UCSF is the lead institution on a new seven-year, $17 million multicenter study to determine if certain immune system cells and/or a drug can be effective in improving and maintaining the long-term health of kidney transplant recipients.
August 04, 2014
April 24, 2014
As we mark World Malaria Day this year, UCSF’s Global Health Group is celebrating the success of Namibia, where malaria case have dropped 98 percent over the past decade.
February 04, 2014
Researchers are harnessing the power of the body's natural defenses to fight deadly cancers, and the treatment appears to be powerful, effective and long-lasting.
December 18, 2013
Experts across UCSF weigh in on what some of 2014's top trends are in research and patient care.
December 03, 2013
Over more than two decades in Africa, UCSF researchers have approached their scientific work with a dual aim: treat disease while helping to sustainably build up the local health care system.
July 25, 2013
Adenoviruses commonly infect humans, causing colds, flu-like symptoms and sometimes even death, but now UCSF researchers have discovered that a new species of adenovirus can spread from primate to primate, and potentially from monkey to human.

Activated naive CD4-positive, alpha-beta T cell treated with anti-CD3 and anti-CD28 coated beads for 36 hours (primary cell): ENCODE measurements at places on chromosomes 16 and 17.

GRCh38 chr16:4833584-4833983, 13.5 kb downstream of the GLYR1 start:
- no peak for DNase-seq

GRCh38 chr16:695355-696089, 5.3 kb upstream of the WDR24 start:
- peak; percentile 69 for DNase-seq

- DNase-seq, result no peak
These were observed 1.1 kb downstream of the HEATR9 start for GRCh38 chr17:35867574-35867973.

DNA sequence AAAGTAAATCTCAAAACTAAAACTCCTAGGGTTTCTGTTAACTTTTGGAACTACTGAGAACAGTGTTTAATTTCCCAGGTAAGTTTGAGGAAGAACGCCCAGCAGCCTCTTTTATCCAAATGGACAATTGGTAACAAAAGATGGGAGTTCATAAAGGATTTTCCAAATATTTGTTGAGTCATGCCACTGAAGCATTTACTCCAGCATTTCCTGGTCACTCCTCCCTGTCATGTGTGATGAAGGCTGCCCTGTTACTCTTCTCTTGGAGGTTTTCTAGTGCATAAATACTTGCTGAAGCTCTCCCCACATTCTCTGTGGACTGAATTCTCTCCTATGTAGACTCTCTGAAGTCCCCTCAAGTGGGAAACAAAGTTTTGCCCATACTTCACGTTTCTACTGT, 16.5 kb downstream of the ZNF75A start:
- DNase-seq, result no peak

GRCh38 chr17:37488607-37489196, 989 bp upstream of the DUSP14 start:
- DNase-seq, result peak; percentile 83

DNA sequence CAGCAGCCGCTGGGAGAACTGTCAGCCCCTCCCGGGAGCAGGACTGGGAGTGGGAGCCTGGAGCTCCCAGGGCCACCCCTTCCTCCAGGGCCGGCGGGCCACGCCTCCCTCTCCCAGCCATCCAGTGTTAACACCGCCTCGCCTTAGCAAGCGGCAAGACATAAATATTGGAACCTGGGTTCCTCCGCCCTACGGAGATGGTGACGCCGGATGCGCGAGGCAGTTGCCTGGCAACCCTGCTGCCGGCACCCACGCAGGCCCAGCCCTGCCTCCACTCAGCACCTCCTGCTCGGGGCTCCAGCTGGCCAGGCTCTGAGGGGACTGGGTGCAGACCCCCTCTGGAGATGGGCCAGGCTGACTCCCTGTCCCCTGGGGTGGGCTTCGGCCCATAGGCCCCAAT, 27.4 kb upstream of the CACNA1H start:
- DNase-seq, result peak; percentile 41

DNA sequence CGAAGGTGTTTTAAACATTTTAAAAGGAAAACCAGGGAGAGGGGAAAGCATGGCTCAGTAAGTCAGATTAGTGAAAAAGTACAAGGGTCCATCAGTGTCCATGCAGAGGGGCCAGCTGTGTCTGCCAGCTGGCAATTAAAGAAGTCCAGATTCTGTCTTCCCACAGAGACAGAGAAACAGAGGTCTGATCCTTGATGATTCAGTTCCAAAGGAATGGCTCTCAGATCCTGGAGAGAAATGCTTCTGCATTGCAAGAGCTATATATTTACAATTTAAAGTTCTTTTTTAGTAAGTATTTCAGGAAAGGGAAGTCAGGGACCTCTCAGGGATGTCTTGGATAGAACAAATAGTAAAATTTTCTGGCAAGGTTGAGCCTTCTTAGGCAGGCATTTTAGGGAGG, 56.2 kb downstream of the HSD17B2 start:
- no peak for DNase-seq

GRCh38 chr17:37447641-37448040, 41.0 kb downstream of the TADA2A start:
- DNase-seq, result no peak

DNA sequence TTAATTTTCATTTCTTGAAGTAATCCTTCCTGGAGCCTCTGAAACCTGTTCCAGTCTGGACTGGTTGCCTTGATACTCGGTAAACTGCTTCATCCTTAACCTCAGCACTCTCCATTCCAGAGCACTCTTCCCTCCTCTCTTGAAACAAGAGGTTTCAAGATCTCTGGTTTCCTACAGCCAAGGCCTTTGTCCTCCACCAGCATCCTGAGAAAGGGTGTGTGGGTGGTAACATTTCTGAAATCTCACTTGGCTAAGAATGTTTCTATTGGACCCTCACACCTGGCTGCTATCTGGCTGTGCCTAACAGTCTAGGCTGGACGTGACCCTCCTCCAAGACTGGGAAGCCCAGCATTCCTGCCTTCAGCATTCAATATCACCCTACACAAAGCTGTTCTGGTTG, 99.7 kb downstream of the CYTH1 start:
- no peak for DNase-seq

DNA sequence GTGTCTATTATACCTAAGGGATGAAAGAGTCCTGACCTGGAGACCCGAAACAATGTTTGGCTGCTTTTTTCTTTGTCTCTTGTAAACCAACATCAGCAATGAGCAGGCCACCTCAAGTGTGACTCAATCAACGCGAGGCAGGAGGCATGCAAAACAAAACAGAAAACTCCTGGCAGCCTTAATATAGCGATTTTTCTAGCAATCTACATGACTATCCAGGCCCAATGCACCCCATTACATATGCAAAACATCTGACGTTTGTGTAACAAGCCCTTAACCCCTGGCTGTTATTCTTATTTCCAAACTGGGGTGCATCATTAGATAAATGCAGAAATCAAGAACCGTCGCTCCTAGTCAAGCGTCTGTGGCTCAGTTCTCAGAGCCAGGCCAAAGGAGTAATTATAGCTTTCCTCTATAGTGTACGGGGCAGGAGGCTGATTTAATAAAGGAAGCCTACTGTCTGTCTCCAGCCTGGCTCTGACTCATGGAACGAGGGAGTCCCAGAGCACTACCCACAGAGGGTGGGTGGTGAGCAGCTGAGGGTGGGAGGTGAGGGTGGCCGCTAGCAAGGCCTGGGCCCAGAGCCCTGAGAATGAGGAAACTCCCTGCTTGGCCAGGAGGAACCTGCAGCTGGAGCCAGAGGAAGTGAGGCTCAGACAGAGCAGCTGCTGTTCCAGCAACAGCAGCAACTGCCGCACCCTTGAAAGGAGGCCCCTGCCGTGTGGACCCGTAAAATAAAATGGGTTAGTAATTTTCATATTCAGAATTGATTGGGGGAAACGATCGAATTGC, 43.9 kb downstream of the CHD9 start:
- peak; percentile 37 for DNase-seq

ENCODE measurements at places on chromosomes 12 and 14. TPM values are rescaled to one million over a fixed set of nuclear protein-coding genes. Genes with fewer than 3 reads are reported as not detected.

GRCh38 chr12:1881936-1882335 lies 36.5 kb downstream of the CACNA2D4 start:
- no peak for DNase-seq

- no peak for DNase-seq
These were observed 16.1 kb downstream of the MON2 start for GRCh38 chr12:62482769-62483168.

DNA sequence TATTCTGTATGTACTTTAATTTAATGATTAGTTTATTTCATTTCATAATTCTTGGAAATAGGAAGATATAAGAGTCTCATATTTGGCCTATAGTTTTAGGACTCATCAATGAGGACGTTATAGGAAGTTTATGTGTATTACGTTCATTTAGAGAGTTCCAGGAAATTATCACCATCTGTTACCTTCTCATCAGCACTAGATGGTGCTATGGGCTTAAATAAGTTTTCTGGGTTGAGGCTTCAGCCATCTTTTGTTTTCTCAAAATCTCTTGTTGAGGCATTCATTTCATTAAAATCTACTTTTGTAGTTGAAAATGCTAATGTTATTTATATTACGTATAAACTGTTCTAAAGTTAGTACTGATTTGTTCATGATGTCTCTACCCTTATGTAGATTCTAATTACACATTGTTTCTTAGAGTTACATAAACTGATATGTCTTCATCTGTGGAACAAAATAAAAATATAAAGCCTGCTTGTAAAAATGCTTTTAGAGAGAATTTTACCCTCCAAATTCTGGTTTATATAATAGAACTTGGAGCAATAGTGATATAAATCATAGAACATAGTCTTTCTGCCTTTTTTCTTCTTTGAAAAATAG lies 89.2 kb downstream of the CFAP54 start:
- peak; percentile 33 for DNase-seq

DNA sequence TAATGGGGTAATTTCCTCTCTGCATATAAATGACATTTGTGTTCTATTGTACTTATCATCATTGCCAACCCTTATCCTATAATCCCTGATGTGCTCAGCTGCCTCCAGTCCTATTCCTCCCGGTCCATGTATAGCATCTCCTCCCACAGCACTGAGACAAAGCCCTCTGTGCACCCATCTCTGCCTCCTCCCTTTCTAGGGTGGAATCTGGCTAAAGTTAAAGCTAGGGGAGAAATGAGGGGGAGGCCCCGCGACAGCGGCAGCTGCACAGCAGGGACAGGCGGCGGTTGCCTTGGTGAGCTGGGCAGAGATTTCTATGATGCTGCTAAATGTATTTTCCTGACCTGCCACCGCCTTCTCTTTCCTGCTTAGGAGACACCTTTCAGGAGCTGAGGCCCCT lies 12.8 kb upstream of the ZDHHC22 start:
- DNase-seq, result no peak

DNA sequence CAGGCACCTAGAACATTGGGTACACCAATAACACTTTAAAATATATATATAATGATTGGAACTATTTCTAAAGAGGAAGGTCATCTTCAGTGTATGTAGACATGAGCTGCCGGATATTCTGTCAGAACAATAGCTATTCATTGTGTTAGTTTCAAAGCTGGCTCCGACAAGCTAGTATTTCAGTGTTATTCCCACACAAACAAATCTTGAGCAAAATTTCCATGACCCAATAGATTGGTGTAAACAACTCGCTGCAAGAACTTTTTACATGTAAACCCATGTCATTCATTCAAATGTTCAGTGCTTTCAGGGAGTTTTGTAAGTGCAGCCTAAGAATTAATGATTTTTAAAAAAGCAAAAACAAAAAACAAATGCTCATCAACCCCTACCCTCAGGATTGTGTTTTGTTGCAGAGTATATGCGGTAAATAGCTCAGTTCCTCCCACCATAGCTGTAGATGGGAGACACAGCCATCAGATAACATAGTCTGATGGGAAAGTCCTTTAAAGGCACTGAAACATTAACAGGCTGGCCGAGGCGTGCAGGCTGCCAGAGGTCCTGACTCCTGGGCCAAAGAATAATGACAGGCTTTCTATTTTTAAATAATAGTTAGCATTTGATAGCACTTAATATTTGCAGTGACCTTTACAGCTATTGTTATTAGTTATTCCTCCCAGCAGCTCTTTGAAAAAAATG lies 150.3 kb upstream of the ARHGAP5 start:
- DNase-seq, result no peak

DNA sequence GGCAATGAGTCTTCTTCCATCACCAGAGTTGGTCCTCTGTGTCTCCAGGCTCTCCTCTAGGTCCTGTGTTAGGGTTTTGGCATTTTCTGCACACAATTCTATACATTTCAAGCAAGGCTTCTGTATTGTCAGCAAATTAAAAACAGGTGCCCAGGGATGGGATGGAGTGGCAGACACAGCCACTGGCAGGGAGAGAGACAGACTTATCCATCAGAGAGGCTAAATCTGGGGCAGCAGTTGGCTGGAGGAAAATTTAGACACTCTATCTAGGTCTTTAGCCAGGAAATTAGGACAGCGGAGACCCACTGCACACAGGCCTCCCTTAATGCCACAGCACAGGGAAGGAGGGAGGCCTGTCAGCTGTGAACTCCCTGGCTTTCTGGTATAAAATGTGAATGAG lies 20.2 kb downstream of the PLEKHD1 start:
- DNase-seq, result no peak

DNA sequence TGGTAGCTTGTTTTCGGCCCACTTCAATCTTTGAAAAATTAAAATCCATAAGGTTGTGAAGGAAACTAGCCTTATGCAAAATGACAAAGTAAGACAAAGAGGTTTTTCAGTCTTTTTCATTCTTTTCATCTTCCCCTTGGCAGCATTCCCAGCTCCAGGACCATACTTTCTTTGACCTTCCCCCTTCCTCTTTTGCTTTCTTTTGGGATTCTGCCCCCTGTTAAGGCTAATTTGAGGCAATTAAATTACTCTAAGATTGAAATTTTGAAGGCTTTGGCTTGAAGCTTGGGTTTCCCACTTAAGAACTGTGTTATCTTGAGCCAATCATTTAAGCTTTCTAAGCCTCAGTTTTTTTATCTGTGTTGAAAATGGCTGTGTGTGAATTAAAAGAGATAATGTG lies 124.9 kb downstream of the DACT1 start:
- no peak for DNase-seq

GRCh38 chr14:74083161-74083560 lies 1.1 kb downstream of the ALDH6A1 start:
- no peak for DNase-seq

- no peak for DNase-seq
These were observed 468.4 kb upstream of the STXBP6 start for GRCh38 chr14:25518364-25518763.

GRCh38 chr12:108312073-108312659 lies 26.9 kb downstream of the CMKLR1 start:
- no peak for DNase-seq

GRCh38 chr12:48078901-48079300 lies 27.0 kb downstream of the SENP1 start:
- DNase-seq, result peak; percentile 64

November 19, 2012
DNA sequences obtained from a handful of patients with multiple sclerosis at the UCSF Medical Center have revealed the existence of an “immune exchange” that allows the disease-causing cells to move in and out of the brain.
June 13, 2012
Scientists at the UCSF-affiliated Gladstone Institutes participated in the national Human Microbiome Project, which used groundbreaking methods to vastly improve the understanding of bacteria that reside in and on the human body.
May 30, 2012
After being infected with simian immunodeficiency virus (SIV) in a laboratory study, rhesus macaques that had more of a certain type of immune cell in their gut than others had much lower levels of the virus in their blood, and for six months after infection were better able to control the virus.
May 02, 2012
A pioneering approach to imaging breast cancer in mice has revealed new clues about why the human immune system often fails to attack tumors and keep cancer in check. This observation, by scientists at the University of California, San Francisco (UCSF), may help to reveal new approaches to cancer immunotherapy.